Victoria Godinez-Puig, MD Resident Physician, Department of Dermatology, Northwestern University, The Feinberg School of Medicine

Victoria Godinez-Puig, MD is a member of the following medical societies: Society for Investigative Dermatology

Disclosure: Nothing to disclose.

Joseph J Pariser, MD Resident Physician, Department of Urology, The University of Chicago Division of the Biological Sciences, The Pritzker School of Medicine

Disclosure: Nothing to disclose.

Specialty Editor Board

David F Butler, MD Section Chief of Dermatology, Central Texas Veterans Healthcare System; Professor of Dermatology, Texas A&M University College of Medicine; Founding Chair, Department of Dermatology, Scott and White Clinic

David F Butler, MD is a member of the following medical societies: American Medical Association, Alpha Omega Alpha, Association of Military Dermatologists, American Academy of Dermatology, American Society for Dermatologic Surgery, American Society for MOHS Surgery, Phi Beta Kappa

Disclosure: Nothing to disclose.

Jeffrey P Callen, MD Professor of Medicine (Dermatology), Chief, Division of Dermatology, University of Louisville School of Medicine

Jeffrey P Callen, MD is a member of the following medical societies: Alpha Omega Alpha, American Academy of Dermatology, American College of Physicians, American College of Rheumatology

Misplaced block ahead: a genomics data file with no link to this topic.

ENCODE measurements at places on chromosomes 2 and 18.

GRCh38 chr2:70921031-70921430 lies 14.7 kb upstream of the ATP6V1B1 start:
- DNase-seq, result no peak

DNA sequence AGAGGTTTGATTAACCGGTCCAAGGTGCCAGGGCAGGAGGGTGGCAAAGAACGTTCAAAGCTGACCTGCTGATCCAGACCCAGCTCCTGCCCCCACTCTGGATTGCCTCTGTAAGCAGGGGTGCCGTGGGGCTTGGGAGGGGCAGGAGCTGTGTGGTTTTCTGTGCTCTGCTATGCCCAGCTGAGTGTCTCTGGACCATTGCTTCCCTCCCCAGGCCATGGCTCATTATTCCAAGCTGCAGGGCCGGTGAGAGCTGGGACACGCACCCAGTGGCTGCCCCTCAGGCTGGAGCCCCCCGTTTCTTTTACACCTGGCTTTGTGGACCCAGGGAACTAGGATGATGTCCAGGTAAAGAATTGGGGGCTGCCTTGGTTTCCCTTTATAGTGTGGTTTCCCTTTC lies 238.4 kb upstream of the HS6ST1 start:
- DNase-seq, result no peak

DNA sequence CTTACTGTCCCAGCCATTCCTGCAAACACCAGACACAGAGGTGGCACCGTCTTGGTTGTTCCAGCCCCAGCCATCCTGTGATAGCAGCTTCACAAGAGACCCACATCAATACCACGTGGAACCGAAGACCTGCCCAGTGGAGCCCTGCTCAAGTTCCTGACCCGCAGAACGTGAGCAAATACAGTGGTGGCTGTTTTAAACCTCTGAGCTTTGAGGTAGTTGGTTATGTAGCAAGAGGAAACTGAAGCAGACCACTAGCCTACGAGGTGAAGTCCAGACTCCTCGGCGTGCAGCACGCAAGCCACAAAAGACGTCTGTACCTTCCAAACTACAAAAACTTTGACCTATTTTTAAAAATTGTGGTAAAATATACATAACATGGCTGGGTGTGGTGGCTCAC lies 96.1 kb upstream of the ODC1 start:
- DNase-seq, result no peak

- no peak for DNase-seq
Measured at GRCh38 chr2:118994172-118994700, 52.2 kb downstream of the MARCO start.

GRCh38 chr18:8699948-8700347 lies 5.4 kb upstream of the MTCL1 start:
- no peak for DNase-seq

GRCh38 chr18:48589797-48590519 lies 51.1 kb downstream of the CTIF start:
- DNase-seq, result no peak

Disclosure: Received income in an amount equal to or greater than $250 from: XOMA; Biogen/IDEC; Novartis; Janssen Biotech, Abbvie, CSL pharma<br/>Received honoraria from UpToDate for author/editor; Received honoraria from JAMA Dermatology for associate editor and intermittent author; Received royalty from Elsevier for book author/editor; Received dividends from trust accounts, but I do not control these accounts, and have directed our managers to divest pharmaceutical stocks as is fiscally prudent from Stock holdings in various trust accounts include some pharmaceutical companies and device makers for i inherited these trust accounts; for: Celgene; Pfizer; 3M; Johnson and Johnson; Merck; Abbott Laboratories; AbbVie; Procter and Gamble; Amgen.

Chief Editor

Dirk M Elston, MD Professor and Chairman, Department of Dermatology and Dermatologic Surgery, Medical University of South Carolina College of Medicine

Dirk M Elston, MD is a member of the following medical societies: American Academy of Dermatology

Disclosure: Nothing to disclose.

Additional Contributors

Jay W Zimmerman, MD, FAAD Consulting Physician, Berman Skin Institute, Palo Alto

Jay W Zimmerman, MD, FAAD is a member of the following medical societies: American Academy of Dermatology, American Medical Association, American Society for Dermatologic Surgery, California Medical Association

Disclosure: Received consulting fee from Allergan for consulting; Received consulting fee from Centocor for consulting; Received consulting fee from Galderma for consulting; Received consulting fee from Coria Labs for consulting.

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Lateral view demonstrates vertical curvature.
Superior view shows a full erection.
Postoperative picture after surgical repair demonstrates a straight erection.
Intraoperative picture of an artificial erection demonstrating lateral curvature.
Intraoperative picture after penile plication demonstrating a straight erection.